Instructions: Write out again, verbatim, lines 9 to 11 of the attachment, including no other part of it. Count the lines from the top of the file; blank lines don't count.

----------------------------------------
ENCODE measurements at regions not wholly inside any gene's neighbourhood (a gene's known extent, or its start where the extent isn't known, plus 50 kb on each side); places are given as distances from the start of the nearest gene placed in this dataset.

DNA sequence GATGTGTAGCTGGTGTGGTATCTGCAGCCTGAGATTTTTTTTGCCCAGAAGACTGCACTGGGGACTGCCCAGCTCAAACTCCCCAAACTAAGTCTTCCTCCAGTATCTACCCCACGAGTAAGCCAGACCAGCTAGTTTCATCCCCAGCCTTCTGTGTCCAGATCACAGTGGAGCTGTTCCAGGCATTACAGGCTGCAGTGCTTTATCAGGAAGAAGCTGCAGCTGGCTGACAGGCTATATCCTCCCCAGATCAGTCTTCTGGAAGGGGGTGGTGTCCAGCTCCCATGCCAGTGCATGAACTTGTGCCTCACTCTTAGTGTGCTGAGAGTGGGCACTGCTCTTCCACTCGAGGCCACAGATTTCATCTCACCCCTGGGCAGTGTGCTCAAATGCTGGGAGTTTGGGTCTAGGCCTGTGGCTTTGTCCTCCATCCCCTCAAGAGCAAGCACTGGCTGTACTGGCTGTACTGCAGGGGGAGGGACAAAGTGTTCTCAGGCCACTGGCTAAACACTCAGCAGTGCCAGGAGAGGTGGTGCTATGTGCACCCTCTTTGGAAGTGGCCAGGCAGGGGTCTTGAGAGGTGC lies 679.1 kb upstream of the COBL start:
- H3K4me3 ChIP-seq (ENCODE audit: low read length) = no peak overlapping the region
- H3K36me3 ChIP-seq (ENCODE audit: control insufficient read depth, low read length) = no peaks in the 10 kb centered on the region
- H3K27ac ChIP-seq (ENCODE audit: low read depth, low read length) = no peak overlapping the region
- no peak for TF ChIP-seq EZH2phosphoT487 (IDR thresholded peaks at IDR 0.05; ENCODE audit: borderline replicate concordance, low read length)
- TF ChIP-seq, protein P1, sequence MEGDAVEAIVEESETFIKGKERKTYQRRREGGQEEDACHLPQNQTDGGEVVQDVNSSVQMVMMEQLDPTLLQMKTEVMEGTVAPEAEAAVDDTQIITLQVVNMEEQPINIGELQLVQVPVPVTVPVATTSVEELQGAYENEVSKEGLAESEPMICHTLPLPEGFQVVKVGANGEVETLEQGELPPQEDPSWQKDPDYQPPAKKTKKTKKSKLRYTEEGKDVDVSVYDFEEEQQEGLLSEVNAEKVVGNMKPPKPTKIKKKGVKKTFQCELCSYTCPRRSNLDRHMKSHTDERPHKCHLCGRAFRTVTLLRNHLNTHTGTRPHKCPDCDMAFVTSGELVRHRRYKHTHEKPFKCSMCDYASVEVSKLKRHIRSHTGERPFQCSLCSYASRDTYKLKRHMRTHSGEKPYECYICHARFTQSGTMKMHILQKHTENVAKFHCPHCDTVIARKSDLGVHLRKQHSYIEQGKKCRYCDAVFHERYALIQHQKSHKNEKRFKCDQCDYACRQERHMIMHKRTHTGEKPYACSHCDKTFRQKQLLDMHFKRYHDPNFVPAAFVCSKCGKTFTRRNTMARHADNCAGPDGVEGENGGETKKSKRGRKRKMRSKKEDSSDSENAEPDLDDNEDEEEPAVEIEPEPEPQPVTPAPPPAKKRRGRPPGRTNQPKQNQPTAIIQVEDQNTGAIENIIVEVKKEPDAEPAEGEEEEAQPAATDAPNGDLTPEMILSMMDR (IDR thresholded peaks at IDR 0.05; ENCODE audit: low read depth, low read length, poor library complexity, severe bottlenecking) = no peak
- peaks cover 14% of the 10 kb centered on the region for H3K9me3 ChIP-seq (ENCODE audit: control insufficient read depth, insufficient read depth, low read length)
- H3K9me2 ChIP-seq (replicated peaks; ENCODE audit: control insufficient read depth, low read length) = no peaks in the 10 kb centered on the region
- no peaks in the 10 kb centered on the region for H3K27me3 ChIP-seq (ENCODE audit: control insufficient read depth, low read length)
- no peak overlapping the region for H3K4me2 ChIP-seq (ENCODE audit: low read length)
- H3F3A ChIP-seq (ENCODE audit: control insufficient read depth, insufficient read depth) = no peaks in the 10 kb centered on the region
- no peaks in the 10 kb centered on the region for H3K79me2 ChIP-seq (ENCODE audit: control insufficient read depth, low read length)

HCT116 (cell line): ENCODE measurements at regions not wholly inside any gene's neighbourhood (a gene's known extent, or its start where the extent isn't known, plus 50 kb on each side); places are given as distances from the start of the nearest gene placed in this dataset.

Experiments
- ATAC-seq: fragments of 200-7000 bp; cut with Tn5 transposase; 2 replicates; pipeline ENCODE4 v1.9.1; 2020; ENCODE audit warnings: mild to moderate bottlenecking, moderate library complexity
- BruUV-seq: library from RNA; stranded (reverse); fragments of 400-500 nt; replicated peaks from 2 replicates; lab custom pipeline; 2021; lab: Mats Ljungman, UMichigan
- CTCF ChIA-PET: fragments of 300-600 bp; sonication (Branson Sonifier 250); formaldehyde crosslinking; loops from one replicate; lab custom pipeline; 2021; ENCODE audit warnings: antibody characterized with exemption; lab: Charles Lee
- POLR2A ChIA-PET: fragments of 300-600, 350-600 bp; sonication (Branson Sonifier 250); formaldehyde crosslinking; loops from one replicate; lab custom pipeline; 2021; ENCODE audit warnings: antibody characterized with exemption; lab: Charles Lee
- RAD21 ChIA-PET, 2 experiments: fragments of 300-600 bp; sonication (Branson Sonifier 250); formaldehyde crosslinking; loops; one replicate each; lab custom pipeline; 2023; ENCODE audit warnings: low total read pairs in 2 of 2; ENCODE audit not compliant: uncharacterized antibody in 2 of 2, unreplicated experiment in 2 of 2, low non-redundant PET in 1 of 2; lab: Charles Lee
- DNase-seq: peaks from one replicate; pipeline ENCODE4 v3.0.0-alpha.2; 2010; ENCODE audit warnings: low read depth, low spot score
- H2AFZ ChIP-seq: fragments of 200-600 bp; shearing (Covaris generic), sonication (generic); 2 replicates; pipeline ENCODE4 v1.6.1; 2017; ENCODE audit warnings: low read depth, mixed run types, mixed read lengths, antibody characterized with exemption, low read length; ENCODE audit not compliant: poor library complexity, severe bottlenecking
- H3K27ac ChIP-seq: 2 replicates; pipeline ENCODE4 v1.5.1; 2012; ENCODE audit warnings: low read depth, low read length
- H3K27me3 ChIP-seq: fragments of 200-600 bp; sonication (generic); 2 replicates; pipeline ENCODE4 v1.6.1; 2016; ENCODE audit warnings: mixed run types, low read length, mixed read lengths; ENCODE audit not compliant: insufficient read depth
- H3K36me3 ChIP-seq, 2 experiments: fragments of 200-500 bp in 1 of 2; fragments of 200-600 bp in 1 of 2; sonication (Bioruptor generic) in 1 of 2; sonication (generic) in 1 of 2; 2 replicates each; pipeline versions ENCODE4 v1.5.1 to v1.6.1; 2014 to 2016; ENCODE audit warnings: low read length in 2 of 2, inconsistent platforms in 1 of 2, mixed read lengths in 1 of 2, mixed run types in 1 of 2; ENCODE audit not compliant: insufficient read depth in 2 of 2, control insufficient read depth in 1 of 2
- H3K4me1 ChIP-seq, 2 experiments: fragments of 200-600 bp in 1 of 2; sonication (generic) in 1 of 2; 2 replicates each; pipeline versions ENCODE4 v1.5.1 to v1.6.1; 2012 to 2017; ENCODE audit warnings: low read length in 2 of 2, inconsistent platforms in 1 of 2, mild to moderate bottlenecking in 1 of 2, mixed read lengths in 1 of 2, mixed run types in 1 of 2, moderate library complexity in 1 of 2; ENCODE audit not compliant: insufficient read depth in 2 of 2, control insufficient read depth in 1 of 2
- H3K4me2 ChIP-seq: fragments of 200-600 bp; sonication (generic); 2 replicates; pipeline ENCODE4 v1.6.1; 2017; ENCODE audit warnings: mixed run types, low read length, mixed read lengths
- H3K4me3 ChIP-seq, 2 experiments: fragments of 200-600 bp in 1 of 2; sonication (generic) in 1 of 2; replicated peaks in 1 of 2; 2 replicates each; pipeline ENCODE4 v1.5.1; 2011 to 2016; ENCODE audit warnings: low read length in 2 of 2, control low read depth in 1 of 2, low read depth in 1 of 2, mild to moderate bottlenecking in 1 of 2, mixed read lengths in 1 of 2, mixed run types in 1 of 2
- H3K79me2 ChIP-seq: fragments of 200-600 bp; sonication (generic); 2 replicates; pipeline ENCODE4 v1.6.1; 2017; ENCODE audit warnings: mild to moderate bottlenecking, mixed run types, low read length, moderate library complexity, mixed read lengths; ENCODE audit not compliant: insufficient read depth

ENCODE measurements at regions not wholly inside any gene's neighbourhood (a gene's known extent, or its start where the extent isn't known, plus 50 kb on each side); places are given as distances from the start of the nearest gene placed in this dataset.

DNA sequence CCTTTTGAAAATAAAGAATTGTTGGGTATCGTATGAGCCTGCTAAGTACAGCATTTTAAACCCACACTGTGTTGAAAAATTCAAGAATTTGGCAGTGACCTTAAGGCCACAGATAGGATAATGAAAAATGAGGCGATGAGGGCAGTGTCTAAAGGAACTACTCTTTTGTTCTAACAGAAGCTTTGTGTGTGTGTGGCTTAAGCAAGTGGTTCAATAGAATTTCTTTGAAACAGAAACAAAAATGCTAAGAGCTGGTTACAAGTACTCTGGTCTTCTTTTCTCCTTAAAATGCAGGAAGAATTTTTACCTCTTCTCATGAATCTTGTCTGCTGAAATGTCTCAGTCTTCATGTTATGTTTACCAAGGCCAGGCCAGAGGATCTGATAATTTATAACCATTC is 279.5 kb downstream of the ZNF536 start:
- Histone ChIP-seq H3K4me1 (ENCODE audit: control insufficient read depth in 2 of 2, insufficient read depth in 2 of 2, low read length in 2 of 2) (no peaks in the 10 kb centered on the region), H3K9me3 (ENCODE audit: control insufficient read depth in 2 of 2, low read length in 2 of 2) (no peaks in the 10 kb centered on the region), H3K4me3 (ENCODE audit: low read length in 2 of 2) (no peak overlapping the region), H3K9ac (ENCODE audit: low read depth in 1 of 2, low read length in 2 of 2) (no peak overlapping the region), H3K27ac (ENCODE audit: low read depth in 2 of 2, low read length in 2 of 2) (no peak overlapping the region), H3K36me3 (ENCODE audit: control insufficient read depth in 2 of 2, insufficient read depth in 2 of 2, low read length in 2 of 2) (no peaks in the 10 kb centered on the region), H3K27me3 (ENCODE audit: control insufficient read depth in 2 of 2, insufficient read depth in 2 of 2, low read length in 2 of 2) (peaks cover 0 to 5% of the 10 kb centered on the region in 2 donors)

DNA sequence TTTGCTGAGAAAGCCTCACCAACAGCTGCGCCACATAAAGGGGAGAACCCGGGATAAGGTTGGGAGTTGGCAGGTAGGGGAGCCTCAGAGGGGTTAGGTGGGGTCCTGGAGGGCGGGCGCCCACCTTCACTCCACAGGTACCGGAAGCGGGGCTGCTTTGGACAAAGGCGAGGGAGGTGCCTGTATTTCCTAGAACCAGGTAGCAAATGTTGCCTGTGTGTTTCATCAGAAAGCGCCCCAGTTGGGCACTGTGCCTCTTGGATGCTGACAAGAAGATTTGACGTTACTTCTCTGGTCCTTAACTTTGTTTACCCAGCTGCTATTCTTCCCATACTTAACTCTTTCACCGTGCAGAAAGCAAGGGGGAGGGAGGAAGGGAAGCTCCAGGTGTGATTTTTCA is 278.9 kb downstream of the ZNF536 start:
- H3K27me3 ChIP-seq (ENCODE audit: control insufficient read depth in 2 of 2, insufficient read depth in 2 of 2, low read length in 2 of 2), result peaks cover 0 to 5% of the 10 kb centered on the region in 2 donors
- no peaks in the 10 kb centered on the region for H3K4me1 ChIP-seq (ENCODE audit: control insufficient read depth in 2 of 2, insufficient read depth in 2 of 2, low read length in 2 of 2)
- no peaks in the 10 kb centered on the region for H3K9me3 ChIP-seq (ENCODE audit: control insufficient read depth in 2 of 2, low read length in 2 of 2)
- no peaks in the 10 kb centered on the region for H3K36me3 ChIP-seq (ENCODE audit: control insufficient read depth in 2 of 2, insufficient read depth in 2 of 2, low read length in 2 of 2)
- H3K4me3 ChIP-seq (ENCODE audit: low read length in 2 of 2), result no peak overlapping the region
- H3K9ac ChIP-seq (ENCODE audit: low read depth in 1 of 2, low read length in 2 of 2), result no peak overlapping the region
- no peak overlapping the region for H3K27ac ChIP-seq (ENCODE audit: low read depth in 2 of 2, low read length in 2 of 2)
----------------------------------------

- H3K9me2 ChIP-seq (replicated peaks; ENCODE audit: control insufficient read depth, low read length) = no peaks in the 10 kb centered on the region
- no peaks in the 10 kb centered on the region for H3K27me3 ChIP-seq (ENCODE audit: control insufficient read depth, low read length)
- no peak overlapping the region for H3K4me2 ChIP-seq (ENCODE audit: low read length)